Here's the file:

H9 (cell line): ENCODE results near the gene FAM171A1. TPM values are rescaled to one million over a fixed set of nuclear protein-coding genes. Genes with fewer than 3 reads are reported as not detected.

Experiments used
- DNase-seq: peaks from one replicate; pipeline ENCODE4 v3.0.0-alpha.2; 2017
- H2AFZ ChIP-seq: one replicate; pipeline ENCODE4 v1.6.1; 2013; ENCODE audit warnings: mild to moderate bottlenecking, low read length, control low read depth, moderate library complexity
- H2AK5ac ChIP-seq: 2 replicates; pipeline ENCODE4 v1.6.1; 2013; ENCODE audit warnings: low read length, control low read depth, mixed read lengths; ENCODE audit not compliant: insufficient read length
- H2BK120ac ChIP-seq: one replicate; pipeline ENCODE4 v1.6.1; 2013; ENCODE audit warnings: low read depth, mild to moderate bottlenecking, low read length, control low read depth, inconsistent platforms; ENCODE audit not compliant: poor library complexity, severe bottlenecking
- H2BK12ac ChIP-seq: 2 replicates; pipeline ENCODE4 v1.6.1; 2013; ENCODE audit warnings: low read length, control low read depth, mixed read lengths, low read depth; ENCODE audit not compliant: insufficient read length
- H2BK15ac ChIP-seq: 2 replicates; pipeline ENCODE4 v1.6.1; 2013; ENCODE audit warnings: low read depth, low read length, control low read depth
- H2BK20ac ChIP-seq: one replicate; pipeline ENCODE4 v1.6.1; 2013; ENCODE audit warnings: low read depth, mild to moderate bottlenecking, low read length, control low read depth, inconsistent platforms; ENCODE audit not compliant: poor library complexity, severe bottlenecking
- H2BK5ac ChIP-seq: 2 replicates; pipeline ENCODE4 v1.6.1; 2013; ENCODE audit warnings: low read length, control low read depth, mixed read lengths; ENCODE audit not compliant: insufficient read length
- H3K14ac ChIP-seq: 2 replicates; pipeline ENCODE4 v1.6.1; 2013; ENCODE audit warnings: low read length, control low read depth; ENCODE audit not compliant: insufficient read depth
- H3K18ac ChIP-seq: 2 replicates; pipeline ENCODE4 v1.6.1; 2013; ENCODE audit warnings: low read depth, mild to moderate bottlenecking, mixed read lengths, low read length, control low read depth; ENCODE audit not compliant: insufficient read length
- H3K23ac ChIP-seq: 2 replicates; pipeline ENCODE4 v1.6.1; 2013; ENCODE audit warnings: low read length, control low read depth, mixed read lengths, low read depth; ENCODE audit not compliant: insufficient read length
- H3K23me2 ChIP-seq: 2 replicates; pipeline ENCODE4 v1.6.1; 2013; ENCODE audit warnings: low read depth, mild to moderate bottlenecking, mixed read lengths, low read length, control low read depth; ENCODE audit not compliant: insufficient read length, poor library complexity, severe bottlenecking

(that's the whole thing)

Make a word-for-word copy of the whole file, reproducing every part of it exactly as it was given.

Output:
H9 (cell line): ENCODE results near the gene FAM171A1. TPM values are rescaled to one million over a fixed set of nuclear protein-coding genes. Genes with fewer than 3 reads are reported as not detected.

Experiments used
- DNase-seq: peaks from one replicate; pipeline ENCODE4 v3.0.0-alpha.2; 2017
- H2AFZ ChIP-seq: one replicate; pipeline ENCODE4 v1.6.1; 2013; ENCODE audit warnings: mild to moderate bottlenecking, low read length, control low read depth, moderate library complexity
- H2AK5ac ChIP-seq: 2 replicates; pipeline ENCODE4 v1.6.1; 2013; ENCODE audit warnings: low read length, control low read depth, mixed read lengths; ENCODE audit not compliant: insufficient read length
- H2BK120ac ChIP-seq: one replicate; pipeline ENCODE4 v1.6.1; 2013; ENCODE audit warnings: low read depth, mild to moderate bottlenecking, low read length, control low read depth, inconsistent platforms; ENCODE audit not compliant: poor library complexity, severe bottlenecking
- H2BK12ac ChIP-seq: 2 replicates; pipeline ENCODE4 v1.6.1; 2013; ENCODE audit warnings: low read length, control low read depth, mixed read lengths, low read depth; ENCODE audit not compliant: insufficient read length
- H2BK15ac ChIP-seq: 2 replicates; pipeline ENCODE4 v1.6.1; 2013; ENCODE audit warnings: low read depth, low read length, control low read depth
- H2BK20ac ChIP-seq: one replicate; pipeline ENCODE4 v1.6.1; 2013; ENCODE audit warnings: low read depth, mild to moderate bottlenecking, low read length, control low read depth, inconsistent platforms; ENCODE audit not compliant: poor library complexity, severe bottlenecking
- H2BK5ac ChIP-seq: 2 replicates; pipeline ENCODE4 v1.6.1; 2013; ENCODE audit warnings: low read length, control low read depth, mixed read lengths; ENCODE audit not compliant: insufficient read length
- H3K14ac ChIP-seq: 2 replicates; pipeline ENCODE4 v1.6.1; 2013; ENCODE audit warnings: low read length, control low read depth; ENCODE audit not compliant: insufficient read depth
- H3K18ac ChIP-seq: 2 replicates; pipeline ENCODE4 v1.6.1; 2013; ENCODE audit warnings: low read depth, mild to moderate bottlenecking, mixed read lengths, low read length, control low read depth; ENCODE audit not compliant: insufficient read length
- H3K23ac ChIP-seq: 2 replicates; pipeline ENCODE4 v1.6.1; 2013; ENCODE audit warnings: low read length, control low read depth, mixed read lengths, low read depth; ENCODE audit not compliant: insufficient read length
- H3K23me2 ChIP-seq: 2 replicates; pipeline ENCODE4 v1.6.1; 2013; ENCODE audit warnings: low read depth, mild to moderate bottlenecking, mixed read lengths, low read length, control low read depth; ENCODE audit not compliant: insufficient read length, poor library complexity, severe bottlenecking